Reforming Corporate Governance in France, Japan, and Korea
Publication Year: 2007
In Entrepreneurial States, an innovative examination of the comparative politics of reform in stakeholder systems, Yves Tiberghien analyzes the modern partnership between the state and global capital in attaining structural domestic change. The emergence of a powerful global equity market has altered incentives for the state and presented political leaders with a "golden bargain"-the infusion of abundant and cheap capital into domestic stock markets in exchange for reform of corporate governance and other regulatory changes.
Drawing on extensive archival research and interviews with policy and corporate elites in Europe and East Asia, Tiberghien asks why states such as Korea and France have embraced this opportunity and engaged in far-reaching reforms to make their companies more attractive to foreign capital, whereas Japan and Germany have moved forward much more grudgingly. Interest groups and electoral institutions have their impacts, but by tracing the unfolding dynamic of reform under different constraints, Tiberghien shows that the role of political entrepreneurs is critical. Such policy elites act as mediators between global forces and national constraints. As risk takers and bargain builders, Tiberghien finds, they use corporate reform to reshape their political parties and to stake out new policy ground. The degree of political autonomy available to them and the domestic organization of bureaucratic responsibility determine their ability to succeed.
Published by: Cornell University Press
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Title Page, Copyright
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Tables and Figures
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Preface and Acknowledgments
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When do governments choose to pursue reforms that promise uncertainand long-term benefits, yet assure short-term costs? When do they get awaywith them? How do political leaders evaluate their chances of getting awaywith them? These questions lie at the core of the corporate restructuringdilemma, particularly in the stakeholder economies of Asia and Europe....
1Political Entrepreneurs and theCorporate Restructuring Dilemma
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Corporate restructuring involves high political risks in stakeholder or co-ordinated economies.1 These systems integrate a complementary set of in-dustrial organizational features (large groups, cross-shareholdings), stableemployment practices, bank-centered corporate finance, and welfare cor-poratism that set them apart from the more liberal systems in the United...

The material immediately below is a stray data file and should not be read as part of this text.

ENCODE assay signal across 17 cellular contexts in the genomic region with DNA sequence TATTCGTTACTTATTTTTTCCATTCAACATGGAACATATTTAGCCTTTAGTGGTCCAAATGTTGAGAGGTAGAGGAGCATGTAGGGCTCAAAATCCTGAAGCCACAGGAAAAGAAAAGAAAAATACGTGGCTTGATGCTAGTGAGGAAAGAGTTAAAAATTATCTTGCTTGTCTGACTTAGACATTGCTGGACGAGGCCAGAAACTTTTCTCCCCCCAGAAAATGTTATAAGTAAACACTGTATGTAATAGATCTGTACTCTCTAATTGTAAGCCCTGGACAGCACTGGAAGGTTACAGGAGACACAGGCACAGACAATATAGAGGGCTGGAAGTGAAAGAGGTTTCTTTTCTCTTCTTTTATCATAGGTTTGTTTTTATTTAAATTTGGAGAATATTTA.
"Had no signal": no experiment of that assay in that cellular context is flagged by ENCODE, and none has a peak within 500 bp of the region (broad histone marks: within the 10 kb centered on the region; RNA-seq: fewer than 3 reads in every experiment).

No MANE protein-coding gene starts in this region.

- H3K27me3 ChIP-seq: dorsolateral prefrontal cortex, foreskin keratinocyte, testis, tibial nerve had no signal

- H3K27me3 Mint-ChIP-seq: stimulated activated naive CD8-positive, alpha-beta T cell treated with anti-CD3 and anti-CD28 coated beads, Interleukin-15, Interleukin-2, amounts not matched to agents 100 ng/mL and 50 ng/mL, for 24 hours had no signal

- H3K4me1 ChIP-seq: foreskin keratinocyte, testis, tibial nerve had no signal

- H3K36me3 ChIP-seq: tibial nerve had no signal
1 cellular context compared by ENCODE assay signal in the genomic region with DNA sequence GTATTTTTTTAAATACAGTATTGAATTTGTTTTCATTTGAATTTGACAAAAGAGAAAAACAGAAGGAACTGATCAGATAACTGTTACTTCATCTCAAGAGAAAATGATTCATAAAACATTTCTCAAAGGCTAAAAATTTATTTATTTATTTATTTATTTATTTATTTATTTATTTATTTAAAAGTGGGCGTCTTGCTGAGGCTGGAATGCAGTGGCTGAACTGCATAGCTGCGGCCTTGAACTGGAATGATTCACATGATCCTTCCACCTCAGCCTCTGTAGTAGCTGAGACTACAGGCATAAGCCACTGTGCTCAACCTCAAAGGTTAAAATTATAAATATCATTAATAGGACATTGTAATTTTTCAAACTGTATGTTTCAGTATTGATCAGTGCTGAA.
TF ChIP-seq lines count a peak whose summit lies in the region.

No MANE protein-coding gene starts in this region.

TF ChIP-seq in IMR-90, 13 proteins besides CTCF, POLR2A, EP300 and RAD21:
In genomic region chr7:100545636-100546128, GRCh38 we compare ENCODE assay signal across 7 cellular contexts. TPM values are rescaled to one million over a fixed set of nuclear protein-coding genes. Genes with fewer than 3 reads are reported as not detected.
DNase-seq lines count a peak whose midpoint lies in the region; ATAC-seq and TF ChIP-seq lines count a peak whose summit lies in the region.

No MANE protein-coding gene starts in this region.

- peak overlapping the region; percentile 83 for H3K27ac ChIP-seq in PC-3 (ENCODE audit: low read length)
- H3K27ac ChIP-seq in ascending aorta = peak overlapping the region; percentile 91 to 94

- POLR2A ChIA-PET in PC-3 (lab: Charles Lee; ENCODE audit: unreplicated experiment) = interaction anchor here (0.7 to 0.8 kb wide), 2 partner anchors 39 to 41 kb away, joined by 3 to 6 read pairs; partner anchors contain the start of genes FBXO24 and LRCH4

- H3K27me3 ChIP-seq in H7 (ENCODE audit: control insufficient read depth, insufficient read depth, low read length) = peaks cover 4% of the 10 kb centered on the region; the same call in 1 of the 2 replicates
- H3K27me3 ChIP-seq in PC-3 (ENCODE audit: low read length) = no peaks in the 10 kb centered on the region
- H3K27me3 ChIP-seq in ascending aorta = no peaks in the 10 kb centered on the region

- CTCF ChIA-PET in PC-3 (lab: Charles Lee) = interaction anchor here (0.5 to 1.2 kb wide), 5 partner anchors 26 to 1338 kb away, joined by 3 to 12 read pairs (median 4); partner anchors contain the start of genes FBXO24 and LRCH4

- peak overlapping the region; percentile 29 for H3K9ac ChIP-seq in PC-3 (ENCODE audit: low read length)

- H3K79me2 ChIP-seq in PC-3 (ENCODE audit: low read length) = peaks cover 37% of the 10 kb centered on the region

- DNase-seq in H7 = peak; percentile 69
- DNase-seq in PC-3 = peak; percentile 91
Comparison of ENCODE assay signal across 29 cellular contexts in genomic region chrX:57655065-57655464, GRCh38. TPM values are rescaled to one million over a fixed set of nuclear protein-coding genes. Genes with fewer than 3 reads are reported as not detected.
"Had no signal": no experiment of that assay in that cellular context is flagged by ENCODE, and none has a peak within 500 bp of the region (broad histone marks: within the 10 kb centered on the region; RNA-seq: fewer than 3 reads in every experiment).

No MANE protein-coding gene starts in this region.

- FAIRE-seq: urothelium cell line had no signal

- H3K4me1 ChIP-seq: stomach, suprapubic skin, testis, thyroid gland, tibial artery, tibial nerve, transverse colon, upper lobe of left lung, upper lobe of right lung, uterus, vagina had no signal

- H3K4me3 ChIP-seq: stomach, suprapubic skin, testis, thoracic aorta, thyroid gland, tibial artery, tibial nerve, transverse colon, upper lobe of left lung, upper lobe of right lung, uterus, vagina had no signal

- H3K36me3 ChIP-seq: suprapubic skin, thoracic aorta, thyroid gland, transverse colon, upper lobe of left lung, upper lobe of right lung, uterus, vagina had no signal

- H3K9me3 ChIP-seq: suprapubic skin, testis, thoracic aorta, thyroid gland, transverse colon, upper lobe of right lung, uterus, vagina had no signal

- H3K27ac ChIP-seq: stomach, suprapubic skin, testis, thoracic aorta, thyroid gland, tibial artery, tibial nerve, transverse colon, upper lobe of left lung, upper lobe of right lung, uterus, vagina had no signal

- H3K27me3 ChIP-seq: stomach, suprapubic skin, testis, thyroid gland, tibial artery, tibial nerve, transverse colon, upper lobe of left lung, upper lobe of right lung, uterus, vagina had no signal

2A Story of Change and Divergence
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What explains the variation in national responses to the golden bargain,even among relatively similar economies? Why have Korea and Francebeen able to go further in reforming their economic structure thanThe degrees of strategic political autonomy and options for effectivebureaucratic delegation define the reform capacity of political entrepre-...
3France: Effective but “Shameful” Reforms
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France is the kingdom of invisible reforms. It has the ability to generatelow-visibility yet fast-flowing structural change ahead of its societal align-ments. France acts first and justifies second. There is a great French para-dox: despite a majority anti-globalization discourse and strong popularsupport for the social contract, French governments (of all political colors)...
4Japan: Of Change and Resistance
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Since the mid-1990s, under new global incentives, Japan has respondedwith a transformed political discourse focused on the necessity of structuralreform and with some significant institutional change. However, the actualchange has remained selective and has kept the major pillars of Japan’s sys-tem in place: What explains this relative endurance of the core institutional...
5Korea: Systemic Transformation
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It is no secret that the Korean miracle crashed in December 1997, and thatKorea had to accept stringent conditions in exchange for an IMF bailout.Likewise, the relative speed and depth of structural reforms in Korea in thewake of the financial crisis are now well known and analyzed.1 The resump-tion of rapid economic growth in the years 1999–2003, after the deep re-...
6Political Entrepreneurs and the GreatTransformation of the Automobile Industry
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This chapter brings the analysis to the level of the firms and focuses on theimplications on the ground of the variety of national responses to thegolden bargain. It focuses on one major industry that is both economicallysignificant and politically salient in all three countries: the automobile in-dustry. The size and stakes involved in this industry are so high that all gov-...
Conclusion: From Social Contractto Golden Bargain?
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In the late 1990s, many OECD countries engaged in far-reaching corporatestructural reforms. While these reforms may appear to be mere technicalmeasures or legal revisions, their cumulative effect amounts to a majortransformation of the post-1945 industrial and social contract. Corporatestructural reforms are measures instigated by the state to facilitate the pro-...
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Page Count: 280
Publication Year: 2007
Series Title: Cornell Studies in Political Economy